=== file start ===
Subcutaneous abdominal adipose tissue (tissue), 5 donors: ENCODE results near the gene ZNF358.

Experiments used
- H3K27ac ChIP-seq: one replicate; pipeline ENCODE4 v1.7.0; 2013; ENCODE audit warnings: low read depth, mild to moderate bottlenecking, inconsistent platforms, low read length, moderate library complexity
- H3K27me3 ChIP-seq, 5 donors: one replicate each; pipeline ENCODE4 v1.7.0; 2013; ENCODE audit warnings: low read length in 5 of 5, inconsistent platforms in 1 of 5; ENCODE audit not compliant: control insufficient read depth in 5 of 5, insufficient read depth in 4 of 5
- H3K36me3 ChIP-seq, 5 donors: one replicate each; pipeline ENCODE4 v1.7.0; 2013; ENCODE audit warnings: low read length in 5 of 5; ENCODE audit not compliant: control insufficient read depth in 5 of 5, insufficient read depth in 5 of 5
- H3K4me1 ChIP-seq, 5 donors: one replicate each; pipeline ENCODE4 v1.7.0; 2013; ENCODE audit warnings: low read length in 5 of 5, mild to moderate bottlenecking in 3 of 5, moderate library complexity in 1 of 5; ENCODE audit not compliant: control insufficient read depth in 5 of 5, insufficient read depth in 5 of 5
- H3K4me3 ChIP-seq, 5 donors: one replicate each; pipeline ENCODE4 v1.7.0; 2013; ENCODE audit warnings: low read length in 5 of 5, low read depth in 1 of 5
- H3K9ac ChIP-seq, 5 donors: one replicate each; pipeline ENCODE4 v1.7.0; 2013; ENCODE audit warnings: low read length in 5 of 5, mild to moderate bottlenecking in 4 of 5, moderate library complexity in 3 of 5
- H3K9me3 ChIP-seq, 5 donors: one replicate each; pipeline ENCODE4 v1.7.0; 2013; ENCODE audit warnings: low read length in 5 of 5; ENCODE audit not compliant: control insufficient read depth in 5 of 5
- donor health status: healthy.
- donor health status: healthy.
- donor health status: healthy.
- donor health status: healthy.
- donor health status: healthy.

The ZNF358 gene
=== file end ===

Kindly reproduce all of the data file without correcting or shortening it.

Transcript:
Subcutaneous abdominal adipose tissue (tissue), 5 donors: ENCODE results near the gene ZNF358.

Experiments used
- H3K27ac ChIP-seq: one replicate; pipeline ENCODE4 v1.7.0; 2013; ENCODE audit warnings: low read depth, mild to moderate bottlenecking, inconsistent platforms, low read length, moderate library complexity
- H3K27me3 ChIP-seq, 5 donors: one replicate each; pipeline ENCODE4 v1.7.0; 2013; ENCODE audit warnings: low read length in 5 of 5, inconsistent platforms in 1 of 5; ENCODE audit not compliant: control insufficient read depth in 5 of 5, insufficient read depth in 4 of 5
- H3K36me3 ChIP-seq, 5 donors: one replicate each; pipeline ENCODE4 v1.7.0; 2013; ENCODE audit warnings: low read length in 5 of 5; ENCODE audit not compliant: control insufficient read depth in 5 of 5, insufficient read depth in 5 of 5
- H3K4me1 ChIP-seq, 5 donors: one replicate each; pipeline ENCODE4 v1.7.0; 2013; ENCODE audit warnings: low read length in 5 of 5, mild to moderate bottlenecking in 3 of 5, moderate library complexity in 1 of 5; ENCODE audit not compliant: control insufficient read depth in 5 of 5, insufficient read depth in 5 of 5
- H3K4me3 ChIP-seq, 5 donors: one replicate each; pipeline ENCODE4 v1.7.0; 2013; ENCODE audit warnings: low read length in 5 of 5, low read depth in 1 of 5
- H3K9ac ChIP-seq, 5 donors: one replicate each; pipeline ENCODE4 v1.7.0; 2013; ENCODE audit warnings: low read length in 5 of 5, mild to moderate bottlenecking in 4 of 5, moderate library complexity in 3 of 5
- H3K9me3 ChIP-seq, 5 donors: one replicate each; pipeline ENCODE4 v1.7.0; 2013; ENCODE audit warnings: low read length in 5 of 5; ENCODE audit not compliant: control insufficient read depth in 5 of 5
- donor health status: healthy.
- donor health status: healthy.
- donor health status: healthy.
- donor health status: healthy.
- donor health status: healthy.

The ZNF358 gene